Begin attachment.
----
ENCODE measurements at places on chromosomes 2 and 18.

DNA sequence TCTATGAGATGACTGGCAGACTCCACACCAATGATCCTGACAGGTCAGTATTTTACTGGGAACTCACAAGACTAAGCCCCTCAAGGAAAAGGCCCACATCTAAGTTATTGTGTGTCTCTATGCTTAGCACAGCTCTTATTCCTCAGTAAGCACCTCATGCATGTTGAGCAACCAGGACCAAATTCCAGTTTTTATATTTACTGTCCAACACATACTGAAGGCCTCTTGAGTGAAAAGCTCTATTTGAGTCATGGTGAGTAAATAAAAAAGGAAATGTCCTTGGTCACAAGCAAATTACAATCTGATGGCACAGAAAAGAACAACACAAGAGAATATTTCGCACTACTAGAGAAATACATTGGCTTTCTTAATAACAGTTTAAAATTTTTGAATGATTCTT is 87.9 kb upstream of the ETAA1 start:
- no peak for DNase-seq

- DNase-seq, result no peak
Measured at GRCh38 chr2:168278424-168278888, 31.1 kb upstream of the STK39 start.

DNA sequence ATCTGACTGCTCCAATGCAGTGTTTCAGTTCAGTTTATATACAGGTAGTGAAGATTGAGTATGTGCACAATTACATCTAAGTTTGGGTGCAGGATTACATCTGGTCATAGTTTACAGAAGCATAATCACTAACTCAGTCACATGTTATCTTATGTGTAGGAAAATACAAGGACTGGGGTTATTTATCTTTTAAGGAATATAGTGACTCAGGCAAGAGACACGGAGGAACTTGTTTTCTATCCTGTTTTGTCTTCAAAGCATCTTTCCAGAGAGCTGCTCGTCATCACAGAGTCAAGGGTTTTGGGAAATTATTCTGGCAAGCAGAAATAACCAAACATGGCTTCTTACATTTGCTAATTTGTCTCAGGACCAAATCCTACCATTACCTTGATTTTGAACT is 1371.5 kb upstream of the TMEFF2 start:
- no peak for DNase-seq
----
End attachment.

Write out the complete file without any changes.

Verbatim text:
ENCODE measurements at places on chromosomes 2 and 18.

DNA sequence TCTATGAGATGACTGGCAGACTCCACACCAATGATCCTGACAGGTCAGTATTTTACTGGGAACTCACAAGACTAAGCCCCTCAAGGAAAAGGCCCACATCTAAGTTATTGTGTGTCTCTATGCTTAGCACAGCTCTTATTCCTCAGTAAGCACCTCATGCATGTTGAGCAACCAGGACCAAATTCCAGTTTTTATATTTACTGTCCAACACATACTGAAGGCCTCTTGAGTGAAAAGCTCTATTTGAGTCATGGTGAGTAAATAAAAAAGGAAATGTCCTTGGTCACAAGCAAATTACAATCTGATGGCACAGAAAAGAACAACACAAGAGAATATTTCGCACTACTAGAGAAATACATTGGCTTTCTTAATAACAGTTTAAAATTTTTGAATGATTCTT is 87.9 kb upstream of the ETAA1 start:
- no peak for DNase-seq

- DNase-seq, result no peak
Measured at GRCh38 chr2:168278424-168278888, 31.1 kb upstream of the STK39 start.

DNA sequence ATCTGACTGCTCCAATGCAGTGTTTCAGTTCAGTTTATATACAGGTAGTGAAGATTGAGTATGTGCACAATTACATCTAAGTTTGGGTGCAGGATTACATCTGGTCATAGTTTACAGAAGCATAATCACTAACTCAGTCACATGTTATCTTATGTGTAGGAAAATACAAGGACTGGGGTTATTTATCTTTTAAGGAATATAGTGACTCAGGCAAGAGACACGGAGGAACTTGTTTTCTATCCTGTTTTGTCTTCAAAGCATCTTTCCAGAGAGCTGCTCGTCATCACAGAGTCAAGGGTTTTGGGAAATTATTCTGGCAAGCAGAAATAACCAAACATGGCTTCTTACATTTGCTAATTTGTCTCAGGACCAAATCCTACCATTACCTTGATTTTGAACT is 1371.5 kb upstream of the TMEFF2 start:
- no peak for DNase-seq